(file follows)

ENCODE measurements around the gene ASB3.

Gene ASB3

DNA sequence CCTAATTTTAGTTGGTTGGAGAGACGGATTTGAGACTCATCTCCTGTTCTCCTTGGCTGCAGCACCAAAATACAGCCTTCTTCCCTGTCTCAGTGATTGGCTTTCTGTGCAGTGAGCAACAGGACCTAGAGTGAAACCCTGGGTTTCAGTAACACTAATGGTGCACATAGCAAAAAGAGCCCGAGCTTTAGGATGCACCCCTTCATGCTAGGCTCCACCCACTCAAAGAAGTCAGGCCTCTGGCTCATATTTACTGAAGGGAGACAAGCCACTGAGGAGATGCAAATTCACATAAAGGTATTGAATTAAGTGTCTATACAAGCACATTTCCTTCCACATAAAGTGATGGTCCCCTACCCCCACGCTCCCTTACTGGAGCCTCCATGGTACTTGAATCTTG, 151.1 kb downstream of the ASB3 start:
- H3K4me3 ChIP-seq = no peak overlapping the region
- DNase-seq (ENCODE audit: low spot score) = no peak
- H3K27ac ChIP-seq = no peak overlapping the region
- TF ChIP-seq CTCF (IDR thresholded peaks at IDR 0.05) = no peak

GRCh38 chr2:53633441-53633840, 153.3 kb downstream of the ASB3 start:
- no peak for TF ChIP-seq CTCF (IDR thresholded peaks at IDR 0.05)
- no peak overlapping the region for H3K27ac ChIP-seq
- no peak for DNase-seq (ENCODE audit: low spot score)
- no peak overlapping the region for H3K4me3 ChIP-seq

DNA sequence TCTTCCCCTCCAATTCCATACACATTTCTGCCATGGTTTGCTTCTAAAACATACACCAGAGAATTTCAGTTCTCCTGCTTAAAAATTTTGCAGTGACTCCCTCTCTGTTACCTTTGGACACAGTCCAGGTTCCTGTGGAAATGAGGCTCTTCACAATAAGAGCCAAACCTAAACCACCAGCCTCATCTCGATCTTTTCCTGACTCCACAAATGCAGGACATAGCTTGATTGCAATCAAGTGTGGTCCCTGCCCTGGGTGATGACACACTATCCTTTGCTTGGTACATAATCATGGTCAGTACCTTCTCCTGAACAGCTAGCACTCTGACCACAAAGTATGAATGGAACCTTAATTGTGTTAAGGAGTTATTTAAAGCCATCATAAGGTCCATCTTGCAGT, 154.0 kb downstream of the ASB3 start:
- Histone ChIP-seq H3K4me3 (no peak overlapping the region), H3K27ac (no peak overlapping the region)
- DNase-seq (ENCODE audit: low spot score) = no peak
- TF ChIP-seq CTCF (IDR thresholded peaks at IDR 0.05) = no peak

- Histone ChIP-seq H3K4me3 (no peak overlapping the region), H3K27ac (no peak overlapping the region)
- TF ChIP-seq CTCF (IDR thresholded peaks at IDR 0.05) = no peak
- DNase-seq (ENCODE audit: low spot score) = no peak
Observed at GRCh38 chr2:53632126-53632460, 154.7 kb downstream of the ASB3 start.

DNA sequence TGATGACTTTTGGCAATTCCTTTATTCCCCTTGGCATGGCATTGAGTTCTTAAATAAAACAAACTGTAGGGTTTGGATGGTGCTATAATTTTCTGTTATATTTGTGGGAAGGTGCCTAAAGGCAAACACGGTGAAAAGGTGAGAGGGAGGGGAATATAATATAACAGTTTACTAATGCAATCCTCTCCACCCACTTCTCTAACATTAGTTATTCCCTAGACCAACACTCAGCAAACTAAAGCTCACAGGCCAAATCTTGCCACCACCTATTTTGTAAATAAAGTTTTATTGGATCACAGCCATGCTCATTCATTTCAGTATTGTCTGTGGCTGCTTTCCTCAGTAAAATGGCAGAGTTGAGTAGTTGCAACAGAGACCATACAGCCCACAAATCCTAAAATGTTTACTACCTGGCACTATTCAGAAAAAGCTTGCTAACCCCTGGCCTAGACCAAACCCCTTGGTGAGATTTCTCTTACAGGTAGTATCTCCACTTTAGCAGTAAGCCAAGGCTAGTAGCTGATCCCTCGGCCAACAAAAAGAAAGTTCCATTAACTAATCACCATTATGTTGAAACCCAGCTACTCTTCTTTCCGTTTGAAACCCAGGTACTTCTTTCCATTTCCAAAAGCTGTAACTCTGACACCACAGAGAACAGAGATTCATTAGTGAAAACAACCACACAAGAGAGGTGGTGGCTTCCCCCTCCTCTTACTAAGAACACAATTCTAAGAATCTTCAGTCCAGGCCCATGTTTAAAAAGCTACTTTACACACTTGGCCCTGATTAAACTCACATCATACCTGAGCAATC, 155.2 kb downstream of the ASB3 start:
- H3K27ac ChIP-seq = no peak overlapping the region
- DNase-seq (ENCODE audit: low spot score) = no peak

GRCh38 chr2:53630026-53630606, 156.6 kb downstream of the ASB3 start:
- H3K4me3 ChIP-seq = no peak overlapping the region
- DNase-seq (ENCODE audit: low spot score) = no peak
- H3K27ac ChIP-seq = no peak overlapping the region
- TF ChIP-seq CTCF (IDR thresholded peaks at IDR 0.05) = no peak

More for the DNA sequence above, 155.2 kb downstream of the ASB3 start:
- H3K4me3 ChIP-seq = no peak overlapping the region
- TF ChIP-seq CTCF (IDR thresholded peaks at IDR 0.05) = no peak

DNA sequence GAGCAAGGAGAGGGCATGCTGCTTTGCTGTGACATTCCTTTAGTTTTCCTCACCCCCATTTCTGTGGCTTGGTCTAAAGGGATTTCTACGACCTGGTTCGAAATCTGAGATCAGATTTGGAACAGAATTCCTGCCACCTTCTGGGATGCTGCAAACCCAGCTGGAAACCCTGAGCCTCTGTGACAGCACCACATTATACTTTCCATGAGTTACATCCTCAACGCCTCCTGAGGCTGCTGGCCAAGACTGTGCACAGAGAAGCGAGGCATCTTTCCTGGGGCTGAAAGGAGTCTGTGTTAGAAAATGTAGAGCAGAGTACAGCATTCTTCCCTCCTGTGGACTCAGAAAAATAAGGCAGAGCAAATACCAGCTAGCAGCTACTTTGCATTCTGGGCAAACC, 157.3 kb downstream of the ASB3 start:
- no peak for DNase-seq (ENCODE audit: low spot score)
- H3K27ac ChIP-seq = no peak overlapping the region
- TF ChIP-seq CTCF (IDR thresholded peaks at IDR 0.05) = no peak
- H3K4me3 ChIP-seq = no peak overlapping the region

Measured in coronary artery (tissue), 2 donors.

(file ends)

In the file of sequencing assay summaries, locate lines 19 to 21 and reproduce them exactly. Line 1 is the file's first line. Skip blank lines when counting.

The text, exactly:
- DNase-seq (ENCODE audit: low spot score) = no peak
Observed at GRCh38 chr2:53632126-53632460, 154.7 kb downstream of the ASB3 start.

DNA sequence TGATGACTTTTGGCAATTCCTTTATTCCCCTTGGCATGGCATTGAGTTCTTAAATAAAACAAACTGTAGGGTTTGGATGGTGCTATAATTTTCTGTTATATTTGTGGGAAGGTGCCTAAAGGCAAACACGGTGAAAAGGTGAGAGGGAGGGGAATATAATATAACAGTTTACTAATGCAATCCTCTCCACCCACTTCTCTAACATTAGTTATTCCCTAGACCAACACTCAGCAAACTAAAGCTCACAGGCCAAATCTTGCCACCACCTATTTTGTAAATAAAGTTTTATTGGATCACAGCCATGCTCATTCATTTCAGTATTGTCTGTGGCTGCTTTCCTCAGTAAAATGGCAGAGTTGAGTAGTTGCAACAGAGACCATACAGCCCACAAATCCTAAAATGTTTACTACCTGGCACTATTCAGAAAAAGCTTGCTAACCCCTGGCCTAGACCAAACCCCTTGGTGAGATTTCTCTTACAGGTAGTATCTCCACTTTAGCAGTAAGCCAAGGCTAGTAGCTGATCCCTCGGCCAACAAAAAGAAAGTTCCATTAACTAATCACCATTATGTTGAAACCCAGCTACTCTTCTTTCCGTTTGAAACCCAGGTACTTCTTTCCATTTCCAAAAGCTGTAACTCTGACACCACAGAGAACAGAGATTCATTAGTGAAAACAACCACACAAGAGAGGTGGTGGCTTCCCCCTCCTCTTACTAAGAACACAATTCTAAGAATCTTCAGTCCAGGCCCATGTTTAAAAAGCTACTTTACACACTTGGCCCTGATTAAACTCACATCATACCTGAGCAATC, 155.2 kb downstream of the ASB3 start: